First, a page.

Every season a slew of talented stars run down their contract and are available to sign for a free. And every year there’s a bargain for a canny, eagle-eyed manager to find.
We’ve taken a look at the best Premier League free transfers of all time.
Kevin Davies had a massive arse. Of that there’s no doubt.
But in 2003, this big-bottomed boy was on a downward spiral. The 26-year old, once a bright young English striker, had been released by Southampton after years of sitting on the Saints bench.
Then he was picked up on a free by Sam Allardyce at Bolton. Under Sam’s doting tutelage, Davies flourished as the quintessential hard-working Big Lump to aim long, crossfield balls as (stop sniggering).
His large arse was the scourge of Premier League defenders for the next ten years.
We could show you some of Davies’ silky, well-taken goals at Bolton (and trust us, there were a fair few), but nothing quite encapsulates his give-everything, get-stuck-in, let-them-know-you’re-there era at Bolton quite like this.
So good they named him twice, no one really understood how Bolton managed to snare the unpredictable Nigerian in 2002.
The beauty of Big Sam’s Bolton was that he married shithouses (in the nicest sense of the word) like Davies with wizards like Jay-Jay Okocha. And he certainly was a little wizard – leading the Lancashire club to the League Cup Final and helping them consolidate their position in the Premier League.
Today he’s a gun-toting, more-than-slightly-eccentric wannabe-Tory-Mayor that shoots birds for the “banter”. 14 years ago he was one of Europe’s best defenders playing for a struggling Spurs team.
After failing to agree terms with Spurs on a new deal, Campbell left the club on a free transfer. He then proceeded to do what any sane, rational, free-thinking human would do – he signed for hated rivals Arsenal. Campbell fulfilled his huge potential, becoming one of the best free transfers of all time and part of the ‘Invincibles’ team of 2002/03.
Needless to say, Arsenal loved him. He’ll never be forgiven by Spurs fans.
After a middling spell at Liverpool, this big lovely American keeper was snapped up by Graeme Souness on a free transfer in the summer of 2000. In that time he played 287 times over eight years and endeared himself to supporters across the country.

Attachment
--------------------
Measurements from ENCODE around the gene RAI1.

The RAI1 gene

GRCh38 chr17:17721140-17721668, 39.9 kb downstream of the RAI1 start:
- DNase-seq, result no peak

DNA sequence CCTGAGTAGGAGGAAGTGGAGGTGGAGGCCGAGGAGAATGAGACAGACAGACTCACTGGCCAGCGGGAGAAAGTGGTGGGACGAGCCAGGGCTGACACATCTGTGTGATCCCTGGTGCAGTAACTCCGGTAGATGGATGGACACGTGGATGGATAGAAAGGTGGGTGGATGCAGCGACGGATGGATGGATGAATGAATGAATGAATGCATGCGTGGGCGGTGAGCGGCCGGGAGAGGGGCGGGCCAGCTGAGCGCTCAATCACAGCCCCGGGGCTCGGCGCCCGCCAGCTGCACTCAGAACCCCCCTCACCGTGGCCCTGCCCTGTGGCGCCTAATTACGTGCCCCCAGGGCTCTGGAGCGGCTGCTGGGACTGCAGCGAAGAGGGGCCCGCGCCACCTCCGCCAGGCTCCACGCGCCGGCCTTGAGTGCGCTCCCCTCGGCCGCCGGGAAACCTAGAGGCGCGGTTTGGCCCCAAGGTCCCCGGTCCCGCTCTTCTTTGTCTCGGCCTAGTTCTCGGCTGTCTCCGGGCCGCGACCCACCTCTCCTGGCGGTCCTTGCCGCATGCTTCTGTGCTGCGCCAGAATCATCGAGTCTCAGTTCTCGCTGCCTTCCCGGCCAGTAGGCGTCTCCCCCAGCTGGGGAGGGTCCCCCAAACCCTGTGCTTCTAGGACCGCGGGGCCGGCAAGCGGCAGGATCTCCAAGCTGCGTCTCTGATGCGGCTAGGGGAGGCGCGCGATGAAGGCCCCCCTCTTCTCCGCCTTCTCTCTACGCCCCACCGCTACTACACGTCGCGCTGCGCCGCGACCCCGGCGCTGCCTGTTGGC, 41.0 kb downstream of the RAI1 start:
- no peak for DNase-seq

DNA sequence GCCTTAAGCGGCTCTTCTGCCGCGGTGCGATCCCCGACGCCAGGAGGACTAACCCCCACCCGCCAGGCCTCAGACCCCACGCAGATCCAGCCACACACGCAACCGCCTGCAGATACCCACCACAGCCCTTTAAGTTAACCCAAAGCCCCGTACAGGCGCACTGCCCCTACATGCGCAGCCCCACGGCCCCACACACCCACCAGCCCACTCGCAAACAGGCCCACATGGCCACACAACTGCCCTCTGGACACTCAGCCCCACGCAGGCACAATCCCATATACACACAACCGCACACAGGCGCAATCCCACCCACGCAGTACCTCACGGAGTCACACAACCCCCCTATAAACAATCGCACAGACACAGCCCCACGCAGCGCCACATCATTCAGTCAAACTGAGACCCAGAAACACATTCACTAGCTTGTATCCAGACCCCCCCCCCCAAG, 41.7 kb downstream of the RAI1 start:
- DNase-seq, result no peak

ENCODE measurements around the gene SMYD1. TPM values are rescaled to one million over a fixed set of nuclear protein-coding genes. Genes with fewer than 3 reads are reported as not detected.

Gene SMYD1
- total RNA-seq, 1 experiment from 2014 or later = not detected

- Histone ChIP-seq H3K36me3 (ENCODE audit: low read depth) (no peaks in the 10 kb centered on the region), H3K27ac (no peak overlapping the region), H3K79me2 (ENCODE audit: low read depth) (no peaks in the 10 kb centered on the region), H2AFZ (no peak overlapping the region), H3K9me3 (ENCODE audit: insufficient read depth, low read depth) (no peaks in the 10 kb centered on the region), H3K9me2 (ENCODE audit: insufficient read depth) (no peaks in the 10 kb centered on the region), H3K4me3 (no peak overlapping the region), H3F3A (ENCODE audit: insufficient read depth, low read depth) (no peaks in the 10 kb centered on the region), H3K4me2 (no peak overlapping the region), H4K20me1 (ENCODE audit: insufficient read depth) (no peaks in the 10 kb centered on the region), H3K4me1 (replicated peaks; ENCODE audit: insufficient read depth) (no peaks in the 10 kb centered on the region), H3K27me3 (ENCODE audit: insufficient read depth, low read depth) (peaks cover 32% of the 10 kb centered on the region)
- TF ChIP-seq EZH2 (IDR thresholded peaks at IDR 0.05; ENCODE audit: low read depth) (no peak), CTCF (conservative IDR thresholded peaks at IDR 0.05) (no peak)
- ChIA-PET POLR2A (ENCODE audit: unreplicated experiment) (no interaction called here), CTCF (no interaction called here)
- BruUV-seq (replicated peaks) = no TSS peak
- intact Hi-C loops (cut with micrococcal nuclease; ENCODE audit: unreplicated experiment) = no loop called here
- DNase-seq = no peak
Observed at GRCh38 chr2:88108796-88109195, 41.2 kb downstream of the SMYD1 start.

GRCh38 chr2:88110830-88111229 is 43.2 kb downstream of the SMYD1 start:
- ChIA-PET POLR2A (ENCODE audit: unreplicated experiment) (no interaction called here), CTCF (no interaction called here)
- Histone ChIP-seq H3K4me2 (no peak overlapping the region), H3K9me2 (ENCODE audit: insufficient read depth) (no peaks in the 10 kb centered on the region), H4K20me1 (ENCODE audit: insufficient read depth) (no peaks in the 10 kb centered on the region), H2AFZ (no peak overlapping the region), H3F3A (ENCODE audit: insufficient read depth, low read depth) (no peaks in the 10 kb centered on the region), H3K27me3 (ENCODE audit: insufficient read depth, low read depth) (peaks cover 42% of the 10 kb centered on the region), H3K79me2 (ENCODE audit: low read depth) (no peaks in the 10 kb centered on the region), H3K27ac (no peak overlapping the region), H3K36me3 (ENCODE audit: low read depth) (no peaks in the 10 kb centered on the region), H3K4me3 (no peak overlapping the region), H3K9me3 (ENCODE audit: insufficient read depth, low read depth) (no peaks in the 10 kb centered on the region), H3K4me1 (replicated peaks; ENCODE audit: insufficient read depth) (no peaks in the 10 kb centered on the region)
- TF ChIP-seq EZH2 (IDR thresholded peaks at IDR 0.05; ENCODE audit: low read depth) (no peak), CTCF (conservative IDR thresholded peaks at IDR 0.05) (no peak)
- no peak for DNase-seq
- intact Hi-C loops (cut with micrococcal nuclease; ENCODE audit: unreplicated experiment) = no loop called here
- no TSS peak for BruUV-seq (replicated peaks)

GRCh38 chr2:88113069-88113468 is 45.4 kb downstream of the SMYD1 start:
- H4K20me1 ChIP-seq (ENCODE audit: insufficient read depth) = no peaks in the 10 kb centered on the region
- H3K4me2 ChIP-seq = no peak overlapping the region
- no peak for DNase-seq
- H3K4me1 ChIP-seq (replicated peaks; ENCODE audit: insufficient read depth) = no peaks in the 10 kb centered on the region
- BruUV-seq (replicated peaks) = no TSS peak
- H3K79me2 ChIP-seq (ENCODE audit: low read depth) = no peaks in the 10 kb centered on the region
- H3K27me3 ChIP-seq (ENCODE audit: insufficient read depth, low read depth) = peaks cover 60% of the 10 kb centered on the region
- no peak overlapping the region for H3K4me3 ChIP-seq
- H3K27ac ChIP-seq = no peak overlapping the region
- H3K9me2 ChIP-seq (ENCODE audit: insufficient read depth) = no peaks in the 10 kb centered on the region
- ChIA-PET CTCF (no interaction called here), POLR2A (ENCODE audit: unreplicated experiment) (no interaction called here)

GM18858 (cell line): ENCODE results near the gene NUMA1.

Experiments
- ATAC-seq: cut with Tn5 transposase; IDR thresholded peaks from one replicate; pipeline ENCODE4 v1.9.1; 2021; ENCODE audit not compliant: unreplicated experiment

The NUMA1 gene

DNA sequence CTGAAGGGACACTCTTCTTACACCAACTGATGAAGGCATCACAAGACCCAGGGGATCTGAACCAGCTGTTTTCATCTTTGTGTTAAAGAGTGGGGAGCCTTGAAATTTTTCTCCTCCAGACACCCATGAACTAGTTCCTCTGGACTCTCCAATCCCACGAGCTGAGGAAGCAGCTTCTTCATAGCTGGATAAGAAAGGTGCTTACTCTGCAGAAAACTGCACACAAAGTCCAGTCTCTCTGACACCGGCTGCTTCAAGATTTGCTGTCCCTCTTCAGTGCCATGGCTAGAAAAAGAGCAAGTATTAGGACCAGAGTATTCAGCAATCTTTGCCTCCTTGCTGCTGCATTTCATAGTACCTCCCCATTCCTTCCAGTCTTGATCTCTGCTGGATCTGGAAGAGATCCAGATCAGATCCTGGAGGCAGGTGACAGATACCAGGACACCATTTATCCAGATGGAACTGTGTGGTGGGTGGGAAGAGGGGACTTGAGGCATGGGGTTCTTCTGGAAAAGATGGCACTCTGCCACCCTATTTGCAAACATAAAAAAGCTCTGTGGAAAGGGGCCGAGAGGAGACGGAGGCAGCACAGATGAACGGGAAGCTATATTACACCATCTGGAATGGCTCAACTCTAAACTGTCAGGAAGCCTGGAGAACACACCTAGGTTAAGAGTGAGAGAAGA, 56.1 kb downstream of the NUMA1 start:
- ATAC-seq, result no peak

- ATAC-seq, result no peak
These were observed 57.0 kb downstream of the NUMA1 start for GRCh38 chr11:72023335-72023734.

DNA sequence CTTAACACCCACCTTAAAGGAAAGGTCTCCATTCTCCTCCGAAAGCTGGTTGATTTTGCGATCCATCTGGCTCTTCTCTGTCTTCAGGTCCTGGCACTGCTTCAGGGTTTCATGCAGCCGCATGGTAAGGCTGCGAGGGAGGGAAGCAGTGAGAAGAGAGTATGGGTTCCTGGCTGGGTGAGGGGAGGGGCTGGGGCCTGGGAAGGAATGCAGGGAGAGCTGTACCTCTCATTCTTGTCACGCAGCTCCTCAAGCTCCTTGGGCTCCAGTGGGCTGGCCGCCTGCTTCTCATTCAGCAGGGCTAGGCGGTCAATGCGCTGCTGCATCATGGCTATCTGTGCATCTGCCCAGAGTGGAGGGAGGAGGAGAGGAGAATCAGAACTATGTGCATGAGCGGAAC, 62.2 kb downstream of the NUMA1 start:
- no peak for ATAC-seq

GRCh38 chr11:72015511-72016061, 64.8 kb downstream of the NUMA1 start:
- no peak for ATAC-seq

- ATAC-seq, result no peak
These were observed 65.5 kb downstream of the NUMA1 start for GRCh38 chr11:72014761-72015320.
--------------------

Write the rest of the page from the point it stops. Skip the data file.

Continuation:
Oh yeah, he was also potent at the other end of the pitch too! Take a look at him absolutely Jimmy Glassing it in for Blackburn.
Gerard Houliier regarded old Gary McAllister as his finest purchase as Liverpool boss, and it’s easy to see why. He was a leftfield free transfer from Coventry City in 2000 and played 87 times for the Reds in two seasons, scoring nine goals.
This ridiculous free kick (in the fourth minute of stoppage time, from 44 yards to win the Merseyside Derby) was probably his finest moment. Some Liverpool fans think they signed him 10 years too late.
After West Ham were relegated in 2011, Demba Ba exercised a clause in his contract to leave the club for free. Newcastle were the sharpest on the scene, snapping him up and the Senegalese scored 29 times in 54 appearances.
During Ba’s two seasons at Newcastle saw him spearhead the toon attack, before another dastardly release clause saw Chelsea swan in and sign him for the bargainous sum of £7m.
Back in 1995, foreign superstars were very few and far between in the Premier League. Enter stage right Ruud Gullit – an impossibly exotic, dreadlocked midfield genius with a penchant for ‘sexy football’.
It’s true that the one-time Ballon d’Or winner had lost a great deal of his pace and dynamism, but he was still a cut above the average English clogger back in the mid-90s.
Gullit was one of Chelsea’s (and the Premier League’s) first foreign superstars and when he became player-manager the following season he brought home the FA Cup – the club’s first trophy in 26 years.
Many an eyebrow was raised when Argentine legend Esteban Cambiasso forewent lucrative offers from the Far East to prove himself in the Premier League with Leicester last season.
It was a good decision – the diminutive, tenacious battler added a dome-topped touch of class to proceedings at the King Power Stadium and was a key part of Leicester’s near-miraculous end of season run. Capping off a fine year, he picked up the club’s Player of the Season award. Lovely stuff.
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